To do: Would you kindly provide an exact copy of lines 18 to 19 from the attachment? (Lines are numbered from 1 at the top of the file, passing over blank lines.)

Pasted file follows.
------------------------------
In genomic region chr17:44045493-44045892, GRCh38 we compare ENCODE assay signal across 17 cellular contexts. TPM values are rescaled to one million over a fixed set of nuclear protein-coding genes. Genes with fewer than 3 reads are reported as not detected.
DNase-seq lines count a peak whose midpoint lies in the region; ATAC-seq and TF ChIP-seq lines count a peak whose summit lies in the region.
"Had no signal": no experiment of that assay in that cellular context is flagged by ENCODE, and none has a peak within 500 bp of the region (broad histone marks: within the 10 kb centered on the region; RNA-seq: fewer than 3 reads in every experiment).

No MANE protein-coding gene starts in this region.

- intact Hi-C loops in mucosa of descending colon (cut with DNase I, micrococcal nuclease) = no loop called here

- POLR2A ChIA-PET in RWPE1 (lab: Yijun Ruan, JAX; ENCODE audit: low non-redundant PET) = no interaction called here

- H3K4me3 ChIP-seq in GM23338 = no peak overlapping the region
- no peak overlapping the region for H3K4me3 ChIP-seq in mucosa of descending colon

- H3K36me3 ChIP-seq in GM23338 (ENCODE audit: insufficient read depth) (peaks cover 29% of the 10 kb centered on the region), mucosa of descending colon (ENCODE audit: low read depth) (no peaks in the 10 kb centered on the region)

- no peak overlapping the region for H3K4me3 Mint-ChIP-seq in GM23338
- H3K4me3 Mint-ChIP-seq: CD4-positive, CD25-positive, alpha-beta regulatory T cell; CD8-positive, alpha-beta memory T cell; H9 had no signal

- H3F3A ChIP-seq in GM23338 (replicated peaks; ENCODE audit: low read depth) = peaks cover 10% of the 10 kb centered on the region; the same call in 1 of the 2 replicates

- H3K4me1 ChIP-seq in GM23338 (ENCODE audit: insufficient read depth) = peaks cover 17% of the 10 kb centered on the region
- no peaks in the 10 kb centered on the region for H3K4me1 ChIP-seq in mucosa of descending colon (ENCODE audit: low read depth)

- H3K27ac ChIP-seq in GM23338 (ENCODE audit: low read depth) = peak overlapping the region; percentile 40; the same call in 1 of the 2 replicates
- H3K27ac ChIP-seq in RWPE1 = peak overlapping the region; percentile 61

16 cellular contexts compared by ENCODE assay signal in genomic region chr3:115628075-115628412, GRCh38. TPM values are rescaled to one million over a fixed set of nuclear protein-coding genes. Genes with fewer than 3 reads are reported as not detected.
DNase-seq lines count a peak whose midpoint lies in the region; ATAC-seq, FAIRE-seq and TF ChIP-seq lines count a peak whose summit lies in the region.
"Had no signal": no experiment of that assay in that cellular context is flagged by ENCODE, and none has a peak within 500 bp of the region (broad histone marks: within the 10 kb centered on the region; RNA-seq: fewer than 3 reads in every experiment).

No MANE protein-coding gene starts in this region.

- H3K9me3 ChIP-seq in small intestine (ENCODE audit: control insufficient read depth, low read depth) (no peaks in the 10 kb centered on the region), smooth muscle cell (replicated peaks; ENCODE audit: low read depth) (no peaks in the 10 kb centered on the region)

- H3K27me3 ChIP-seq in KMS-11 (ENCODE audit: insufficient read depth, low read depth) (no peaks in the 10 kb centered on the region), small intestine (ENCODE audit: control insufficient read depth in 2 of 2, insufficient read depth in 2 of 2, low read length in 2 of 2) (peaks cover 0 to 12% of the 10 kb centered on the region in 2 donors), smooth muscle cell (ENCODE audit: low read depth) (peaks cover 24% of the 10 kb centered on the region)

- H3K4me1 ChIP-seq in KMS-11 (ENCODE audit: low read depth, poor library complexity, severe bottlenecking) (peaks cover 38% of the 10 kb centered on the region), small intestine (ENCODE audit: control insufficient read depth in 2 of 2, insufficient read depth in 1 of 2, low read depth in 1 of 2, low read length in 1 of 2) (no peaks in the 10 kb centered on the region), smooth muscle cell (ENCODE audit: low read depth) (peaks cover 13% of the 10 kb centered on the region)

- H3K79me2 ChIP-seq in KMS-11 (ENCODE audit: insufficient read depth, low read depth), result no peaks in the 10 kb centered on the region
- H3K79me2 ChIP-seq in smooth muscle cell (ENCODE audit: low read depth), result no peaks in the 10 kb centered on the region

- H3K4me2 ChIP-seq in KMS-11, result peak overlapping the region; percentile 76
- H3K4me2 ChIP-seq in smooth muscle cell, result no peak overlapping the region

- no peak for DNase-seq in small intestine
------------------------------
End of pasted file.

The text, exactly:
DNase-seq lines count a peak whose midpoint lies in the region; ATAC-seq, FAIRE-seq and TF ChIP-seq lines count a peak whose summit lies in the region.
"Had no signal": no experiment of that assay in that cellular context is flagged by ENCODE, and none has a peak within 500 bp of the region (broad histone marks: within the 10 kb centered on the region; RNA-seq: fewer than 3 reads in every experiment).